Roasted Cherry Tomatoes
Preheat oven to 450 degrees.
Sort, rinse and stem the cherry tomatoes. Place on baking sheet. Drizzle with olive oil and sprinkle with salt.
Roast in oven until tomatoes begin to collapse, 35-40 minutes. Let cool completely. Store in an airtight container for up to 3 days or freeze for a great winter treat!
Serve over pasta or as a topping for fish or chicken. Use your imagination!
Bell peppers, onions, potatoes, cherry tomatoes, zucchini, mushrooms, eggplant, tofu, chunks of meat, etc. The key is to get everything cooked at the same time. To do this, parboil or microwave anything which would take longer to cook until just tender, eg. potatoes, carrots, corn on the cob (1" slices). Marinate everything in your favorite mix and continue to baste as it cooks. Typical marinade: 1/2 c. oil, 1/4 c. lemon juice, 1 tbs. honey, minced garlic, salt, pepper, finely chopped herbs. (one can blenderize these too) Thyme, oregano, basil, and rosemary can all be used. Vinegars can replace the lemon juice.
About Last Week at the Farm
Last week was the hottest week of our farming careers... by far. We must give BIG thanks to our apprentices for their wonderful attitudes & work ethic through it all! With temperatures averaging 105 degrees every day last week, it was a chore to just stay hydrated, much less make sure harvests got in, irrigation maintained, tomatoes trellised, you name it. We started work early each morning, and took time off in the afternoons, but still managed to get a LOT done.... including more weeding!
Even as we begin harvesting many of the summer crops, we still keep one eye on fall. Above, we complete a much-needed session of pulling weeds from the sweet potato patch. Sweet potatoes are harvested in early October, but must be managed all through summer.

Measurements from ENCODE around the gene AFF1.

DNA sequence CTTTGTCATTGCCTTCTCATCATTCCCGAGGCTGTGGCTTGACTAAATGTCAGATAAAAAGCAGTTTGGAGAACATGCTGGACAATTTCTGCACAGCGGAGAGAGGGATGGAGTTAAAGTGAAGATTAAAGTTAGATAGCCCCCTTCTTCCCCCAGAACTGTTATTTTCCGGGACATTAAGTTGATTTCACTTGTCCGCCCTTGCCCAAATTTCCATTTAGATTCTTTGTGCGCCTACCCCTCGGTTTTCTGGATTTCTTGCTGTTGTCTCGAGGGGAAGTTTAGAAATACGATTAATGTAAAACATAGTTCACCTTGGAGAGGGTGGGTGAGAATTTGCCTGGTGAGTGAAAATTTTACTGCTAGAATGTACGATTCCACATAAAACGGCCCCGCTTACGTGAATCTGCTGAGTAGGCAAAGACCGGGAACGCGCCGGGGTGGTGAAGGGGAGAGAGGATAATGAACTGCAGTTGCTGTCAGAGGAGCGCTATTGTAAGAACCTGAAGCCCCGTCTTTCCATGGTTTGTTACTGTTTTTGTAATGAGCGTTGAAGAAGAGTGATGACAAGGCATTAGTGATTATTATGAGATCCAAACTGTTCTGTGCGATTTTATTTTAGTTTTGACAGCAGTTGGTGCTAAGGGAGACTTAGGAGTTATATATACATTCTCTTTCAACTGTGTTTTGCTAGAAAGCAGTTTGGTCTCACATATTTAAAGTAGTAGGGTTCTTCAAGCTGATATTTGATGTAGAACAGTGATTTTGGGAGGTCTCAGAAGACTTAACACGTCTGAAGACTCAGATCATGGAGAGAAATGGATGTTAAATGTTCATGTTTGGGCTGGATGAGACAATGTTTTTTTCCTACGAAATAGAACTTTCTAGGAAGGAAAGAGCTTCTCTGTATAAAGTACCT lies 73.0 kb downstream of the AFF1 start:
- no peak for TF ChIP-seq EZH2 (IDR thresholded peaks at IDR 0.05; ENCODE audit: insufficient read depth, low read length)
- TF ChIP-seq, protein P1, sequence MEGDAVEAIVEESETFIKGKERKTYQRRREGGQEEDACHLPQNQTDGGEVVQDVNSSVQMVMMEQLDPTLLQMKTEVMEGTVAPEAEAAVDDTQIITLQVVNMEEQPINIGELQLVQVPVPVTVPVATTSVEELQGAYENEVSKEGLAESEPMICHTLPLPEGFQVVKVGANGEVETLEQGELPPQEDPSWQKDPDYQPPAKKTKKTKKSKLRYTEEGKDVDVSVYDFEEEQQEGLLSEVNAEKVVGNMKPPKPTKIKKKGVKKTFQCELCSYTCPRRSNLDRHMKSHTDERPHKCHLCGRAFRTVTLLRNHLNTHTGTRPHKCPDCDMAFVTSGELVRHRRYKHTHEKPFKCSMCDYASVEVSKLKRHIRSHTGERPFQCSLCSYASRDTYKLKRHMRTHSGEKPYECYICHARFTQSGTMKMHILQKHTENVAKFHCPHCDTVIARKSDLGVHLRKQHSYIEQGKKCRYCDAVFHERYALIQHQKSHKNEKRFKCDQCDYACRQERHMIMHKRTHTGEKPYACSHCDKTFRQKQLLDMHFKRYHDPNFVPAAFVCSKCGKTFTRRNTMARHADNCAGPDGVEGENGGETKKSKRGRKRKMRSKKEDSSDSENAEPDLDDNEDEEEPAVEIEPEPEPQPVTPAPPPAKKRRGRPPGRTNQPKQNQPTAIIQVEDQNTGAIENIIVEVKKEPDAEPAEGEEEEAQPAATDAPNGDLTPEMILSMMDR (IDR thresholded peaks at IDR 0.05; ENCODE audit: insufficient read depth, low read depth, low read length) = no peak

It's a true pleasure when months of effort begin to pay off. The tomatoes in the photo above are the cherry tomatoes first sown in the middle of March. For 3 1/2 months we have planted, fed, mulched, weeded, trellising, and monitored these plants, and last week they produced our biggest cherry tomato harvests to date. They are loaded!
As excited as we are about recent harvests, and harvests to come (peppers, eggplant, beans...) we are equally aware that the kind of heat (and drought) we've just experienced can easily cause losses in upcoming harvests. Vegetable plants have remarkable abilities to protect themselves during extreme conditions, but there is a limit to the extent they can maintain production after the fact.
Our job is to steward the farm through the conditions we're dealt with, but a part of that stewardship is to accept what we can't control and stay smart. We assure you that we do NOT seek to cut corners. We do NOT seek to control conditions. If we were to cut corners & attempt more control for the sake of engineering quantity at all costs, you would surely see the quality of your food decline, and the cost increase. Our ethic is to do our job in a way that builds soil & builds relationships to stand the test of time.
We'll all know when & how this heat wave & drought breaks... until then, fall plantings will be on hold... we'll get there, though! We'll 'weather' these extremes, learn from them, and continue building the farm, growing great food, and sharing it with you all!
Hope everyone is enjoying the harvests! If you have any questions, or if any problems come up, we're always here....
Until Next Time,
Kris, Stacey, Jacob & Anna,
and everyone else at Riverbend Roots Farm